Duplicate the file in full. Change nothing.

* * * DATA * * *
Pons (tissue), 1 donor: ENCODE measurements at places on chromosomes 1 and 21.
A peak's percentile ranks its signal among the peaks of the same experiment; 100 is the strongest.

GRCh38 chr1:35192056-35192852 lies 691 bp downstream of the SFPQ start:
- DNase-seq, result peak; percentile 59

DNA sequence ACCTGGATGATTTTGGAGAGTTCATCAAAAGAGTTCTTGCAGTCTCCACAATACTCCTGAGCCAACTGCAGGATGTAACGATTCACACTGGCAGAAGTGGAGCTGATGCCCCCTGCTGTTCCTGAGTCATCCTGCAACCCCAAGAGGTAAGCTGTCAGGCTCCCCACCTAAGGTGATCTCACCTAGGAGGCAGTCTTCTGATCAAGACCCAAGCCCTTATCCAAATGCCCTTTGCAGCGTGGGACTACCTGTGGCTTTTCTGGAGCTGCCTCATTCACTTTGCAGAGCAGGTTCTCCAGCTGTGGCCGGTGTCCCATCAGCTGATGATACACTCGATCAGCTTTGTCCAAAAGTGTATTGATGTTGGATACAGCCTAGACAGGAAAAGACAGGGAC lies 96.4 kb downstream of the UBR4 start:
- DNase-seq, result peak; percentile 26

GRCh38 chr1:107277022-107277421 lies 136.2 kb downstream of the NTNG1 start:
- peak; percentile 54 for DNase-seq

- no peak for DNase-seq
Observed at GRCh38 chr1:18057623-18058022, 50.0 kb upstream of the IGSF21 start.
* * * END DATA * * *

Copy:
Pons (tissue), 1 donor: ENCODE measurements at places on chromosomes 1 and 21.
A peak's percentile ranks its signal among the peaks of the same experiment; 100 is the strongest.

GRCh38 chr1:35192056-35192852 lies 691 bp downstream of the SFPQ start:
- DNase-seq, result peak; percentile 59

DNA sequence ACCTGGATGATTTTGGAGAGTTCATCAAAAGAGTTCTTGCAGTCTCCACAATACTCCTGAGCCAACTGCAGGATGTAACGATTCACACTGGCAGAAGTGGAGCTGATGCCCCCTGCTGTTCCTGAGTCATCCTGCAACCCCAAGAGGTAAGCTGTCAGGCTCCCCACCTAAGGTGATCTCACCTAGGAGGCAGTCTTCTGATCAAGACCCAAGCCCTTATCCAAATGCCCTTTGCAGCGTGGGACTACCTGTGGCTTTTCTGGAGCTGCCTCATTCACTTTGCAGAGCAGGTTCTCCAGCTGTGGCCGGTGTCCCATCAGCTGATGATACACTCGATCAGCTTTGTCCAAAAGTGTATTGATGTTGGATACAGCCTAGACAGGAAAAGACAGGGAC lies 96.4 kb downstream of the UBR4 start:
- DNase-seq, result peak; percentile 26

GRCh38 chr1:107277022-107277421 lies 136.2 kb downstream of the NTNG1 start:
- peak; percentile 54 for DNase-seq

- no peak for DNase-seq
Observed at GRCh38 chr1:18057623-18058022, 50.0 kb upstream of the IGSF21 start.